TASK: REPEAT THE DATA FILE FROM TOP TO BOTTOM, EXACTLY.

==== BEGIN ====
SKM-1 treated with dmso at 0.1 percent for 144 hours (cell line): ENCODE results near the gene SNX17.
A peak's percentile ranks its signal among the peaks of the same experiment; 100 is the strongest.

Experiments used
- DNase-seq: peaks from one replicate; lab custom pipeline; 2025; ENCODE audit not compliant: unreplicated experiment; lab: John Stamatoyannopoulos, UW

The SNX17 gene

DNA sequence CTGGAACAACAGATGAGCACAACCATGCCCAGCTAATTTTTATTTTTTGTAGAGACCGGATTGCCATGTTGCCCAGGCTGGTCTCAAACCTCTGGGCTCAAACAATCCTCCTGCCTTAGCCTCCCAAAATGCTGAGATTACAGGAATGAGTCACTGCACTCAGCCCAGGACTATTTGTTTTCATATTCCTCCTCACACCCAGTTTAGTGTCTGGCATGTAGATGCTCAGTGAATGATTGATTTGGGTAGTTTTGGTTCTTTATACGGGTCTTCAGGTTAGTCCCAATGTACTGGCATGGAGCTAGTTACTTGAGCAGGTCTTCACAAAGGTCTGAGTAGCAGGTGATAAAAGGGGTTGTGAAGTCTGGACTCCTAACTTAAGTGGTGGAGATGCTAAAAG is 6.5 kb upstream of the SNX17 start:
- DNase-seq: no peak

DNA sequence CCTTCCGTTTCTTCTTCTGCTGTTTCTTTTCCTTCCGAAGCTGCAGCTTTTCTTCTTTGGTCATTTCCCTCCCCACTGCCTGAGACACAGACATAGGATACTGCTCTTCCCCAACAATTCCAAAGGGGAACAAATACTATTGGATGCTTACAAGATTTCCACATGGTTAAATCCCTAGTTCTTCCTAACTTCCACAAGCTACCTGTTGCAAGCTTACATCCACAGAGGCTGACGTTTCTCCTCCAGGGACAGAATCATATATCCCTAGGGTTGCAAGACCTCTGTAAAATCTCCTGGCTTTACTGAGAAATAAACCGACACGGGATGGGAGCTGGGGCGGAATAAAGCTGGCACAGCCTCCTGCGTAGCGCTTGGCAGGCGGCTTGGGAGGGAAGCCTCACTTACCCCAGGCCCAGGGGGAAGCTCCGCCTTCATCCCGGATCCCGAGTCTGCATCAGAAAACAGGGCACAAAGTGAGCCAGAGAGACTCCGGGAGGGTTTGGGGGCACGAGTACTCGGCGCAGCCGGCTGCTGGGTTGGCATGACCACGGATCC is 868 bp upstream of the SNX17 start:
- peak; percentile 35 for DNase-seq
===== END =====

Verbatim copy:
SKM-1 treated with dmso at 0.1 percent for 144 hours (cell line): ENCODE results near the gene SNX17.
A peak's percentile ranks its signal among the peaks of the same experiment; 100 is the strongest.

Experiments used
- DNase-seq: peaks from one replicate; lab custom pipeline; 2025; ENCODE audit not compliant: unreplicated experiment; lab: John Stamatoyannopoulos, UW

The SNX17 gene

DNA sequence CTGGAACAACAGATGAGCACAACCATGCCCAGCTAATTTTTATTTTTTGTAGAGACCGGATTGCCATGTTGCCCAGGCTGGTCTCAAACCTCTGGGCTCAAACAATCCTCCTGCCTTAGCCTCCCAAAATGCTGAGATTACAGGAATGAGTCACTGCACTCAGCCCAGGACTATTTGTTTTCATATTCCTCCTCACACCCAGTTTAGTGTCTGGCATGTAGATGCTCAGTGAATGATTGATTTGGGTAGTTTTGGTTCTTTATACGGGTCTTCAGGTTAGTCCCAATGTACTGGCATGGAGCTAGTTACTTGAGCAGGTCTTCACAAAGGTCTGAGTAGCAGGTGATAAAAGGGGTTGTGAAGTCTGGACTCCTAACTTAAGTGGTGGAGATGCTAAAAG is 6.5 kb upstream of the SNX17 start:
- DNase-seq: no peak

DNA sequence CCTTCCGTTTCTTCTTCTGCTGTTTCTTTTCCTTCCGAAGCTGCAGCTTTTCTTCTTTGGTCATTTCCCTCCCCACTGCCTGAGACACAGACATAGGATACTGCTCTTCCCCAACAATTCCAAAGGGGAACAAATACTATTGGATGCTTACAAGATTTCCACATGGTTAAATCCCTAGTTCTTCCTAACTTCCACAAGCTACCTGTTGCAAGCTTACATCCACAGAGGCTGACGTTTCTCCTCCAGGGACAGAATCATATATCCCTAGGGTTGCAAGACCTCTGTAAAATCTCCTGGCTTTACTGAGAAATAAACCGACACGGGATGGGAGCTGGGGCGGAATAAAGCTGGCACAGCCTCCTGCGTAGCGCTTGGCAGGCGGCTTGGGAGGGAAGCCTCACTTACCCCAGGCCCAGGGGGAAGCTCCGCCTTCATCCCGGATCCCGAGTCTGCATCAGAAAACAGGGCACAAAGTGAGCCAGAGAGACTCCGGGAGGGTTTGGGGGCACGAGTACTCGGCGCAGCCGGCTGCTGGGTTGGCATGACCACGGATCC is 868 bp upstream of the SNX17 start:
- peak; percentile 35 for DNase-seq